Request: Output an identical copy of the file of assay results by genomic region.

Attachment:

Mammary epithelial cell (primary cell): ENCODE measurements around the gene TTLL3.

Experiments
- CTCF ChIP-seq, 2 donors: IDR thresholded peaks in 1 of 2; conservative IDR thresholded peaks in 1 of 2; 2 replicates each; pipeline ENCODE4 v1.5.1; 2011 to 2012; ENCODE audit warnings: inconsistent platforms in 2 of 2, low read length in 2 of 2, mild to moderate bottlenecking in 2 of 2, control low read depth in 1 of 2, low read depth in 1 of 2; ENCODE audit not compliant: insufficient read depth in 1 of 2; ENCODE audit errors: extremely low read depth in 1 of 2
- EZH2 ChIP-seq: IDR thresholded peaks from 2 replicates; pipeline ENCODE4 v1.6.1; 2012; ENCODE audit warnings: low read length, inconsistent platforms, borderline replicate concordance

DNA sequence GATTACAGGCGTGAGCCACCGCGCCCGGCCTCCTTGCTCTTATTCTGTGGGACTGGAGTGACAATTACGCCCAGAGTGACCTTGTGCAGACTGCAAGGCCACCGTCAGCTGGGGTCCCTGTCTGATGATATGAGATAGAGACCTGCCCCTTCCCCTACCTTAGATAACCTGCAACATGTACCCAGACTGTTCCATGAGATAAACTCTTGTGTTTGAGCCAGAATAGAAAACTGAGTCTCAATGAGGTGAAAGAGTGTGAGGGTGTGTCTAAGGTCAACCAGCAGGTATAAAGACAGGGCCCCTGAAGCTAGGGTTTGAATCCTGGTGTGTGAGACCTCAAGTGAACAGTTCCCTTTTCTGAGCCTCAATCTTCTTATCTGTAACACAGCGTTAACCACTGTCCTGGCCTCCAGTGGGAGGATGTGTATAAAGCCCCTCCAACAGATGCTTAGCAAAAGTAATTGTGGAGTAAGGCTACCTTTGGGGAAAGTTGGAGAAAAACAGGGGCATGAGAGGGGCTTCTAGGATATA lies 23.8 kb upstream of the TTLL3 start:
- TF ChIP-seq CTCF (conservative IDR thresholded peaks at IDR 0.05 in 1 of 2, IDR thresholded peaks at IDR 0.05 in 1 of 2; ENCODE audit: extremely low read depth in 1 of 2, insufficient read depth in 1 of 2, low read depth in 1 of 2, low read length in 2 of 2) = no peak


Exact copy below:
Mammary epithelial cell (primary cell): ENCODE measurements around the gene TTLL3.

Experiments
- CTCF ChIP-seq, 2 donors: IDR thresholded peaks in 1 of 2; conservative IDR thresholded peaks in 1 of 2; 2 replicates each; pipeline ENCODE4 v1.5.1; 2011 to 2012; ENCODE audit warnings: inconsistent platforms in 2 of 2, low read length in 2 of 2, mild to moderate bottlenecking in 2 of 2, control low read depth in 1 of 2, low read depth in 1 of 2; ENCODE audit not compliant: insufficient read depth in 1 of 2; ENCODE audit errors: extremely low read depth in 1 of 2
- EZH2 ChIP-seq: IDR thresholded peaks from 2 replicates; pipeline ENCODE4 v1.6.1; 2012; ENCODE audit warnings: low read length, inconsistent platforms, borderline replicate concordance

DNA sequence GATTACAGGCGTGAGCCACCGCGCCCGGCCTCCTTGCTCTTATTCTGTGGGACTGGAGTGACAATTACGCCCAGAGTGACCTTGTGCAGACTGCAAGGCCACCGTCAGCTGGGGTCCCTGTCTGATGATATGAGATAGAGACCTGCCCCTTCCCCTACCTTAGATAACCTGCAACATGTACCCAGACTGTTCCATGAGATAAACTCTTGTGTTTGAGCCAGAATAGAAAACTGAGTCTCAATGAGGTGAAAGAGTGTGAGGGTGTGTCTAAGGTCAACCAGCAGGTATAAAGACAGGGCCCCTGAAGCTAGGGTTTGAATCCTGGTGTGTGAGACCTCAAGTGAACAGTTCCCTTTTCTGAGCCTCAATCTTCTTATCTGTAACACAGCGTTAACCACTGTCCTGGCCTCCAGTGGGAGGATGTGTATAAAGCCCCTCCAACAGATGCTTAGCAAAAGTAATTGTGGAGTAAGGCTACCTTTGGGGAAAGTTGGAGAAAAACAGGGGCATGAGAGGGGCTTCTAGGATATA lies 23.8 kb upstream of the TTLL3 start:
- TF ChIP-seq CTCF (conservative IDR thresholded peaks at IDR 0.05 in 1 of 2, IDR thresholded peaks at IDR 0.05 in 1 of 2; ENCODE audit: extremely low read depth in 1 of 2, insufficient read depth in 1 of 2, low read depth in 1 of 2, low read length in 2 of 2) = no peak